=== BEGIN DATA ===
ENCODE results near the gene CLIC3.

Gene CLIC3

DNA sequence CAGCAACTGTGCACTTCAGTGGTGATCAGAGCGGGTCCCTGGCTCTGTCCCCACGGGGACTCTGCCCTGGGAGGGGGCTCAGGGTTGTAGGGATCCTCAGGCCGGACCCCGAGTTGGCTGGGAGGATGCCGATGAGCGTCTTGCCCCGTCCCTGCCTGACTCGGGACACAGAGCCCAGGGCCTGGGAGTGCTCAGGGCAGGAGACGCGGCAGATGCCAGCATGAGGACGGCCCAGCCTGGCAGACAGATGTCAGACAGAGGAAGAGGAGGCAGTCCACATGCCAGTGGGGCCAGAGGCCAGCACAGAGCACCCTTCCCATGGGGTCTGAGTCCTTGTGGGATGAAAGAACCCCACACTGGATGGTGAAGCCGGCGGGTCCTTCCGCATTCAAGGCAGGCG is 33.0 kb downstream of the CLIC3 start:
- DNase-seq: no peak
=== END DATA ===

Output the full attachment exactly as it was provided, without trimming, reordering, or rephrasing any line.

ENCODE results near the gene CLIC3.

Gene CLIC3

DNA sequence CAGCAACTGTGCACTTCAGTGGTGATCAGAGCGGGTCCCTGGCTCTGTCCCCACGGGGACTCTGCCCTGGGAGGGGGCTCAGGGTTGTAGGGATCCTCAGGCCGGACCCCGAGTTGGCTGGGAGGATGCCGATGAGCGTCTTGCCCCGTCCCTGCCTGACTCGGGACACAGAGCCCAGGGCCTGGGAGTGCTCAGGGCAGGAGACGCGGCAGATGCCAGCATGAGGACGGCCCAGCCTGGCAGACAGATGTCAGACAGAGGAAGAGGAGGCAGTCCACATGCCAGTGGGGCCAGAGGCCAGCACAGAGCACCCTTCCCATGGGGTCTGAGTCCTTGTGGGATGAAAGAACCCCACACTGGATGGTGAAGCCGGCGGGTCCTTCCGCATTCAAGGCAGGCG is 33.0 kb downstream of the CLIC3 start:
- DNase-seq: no peak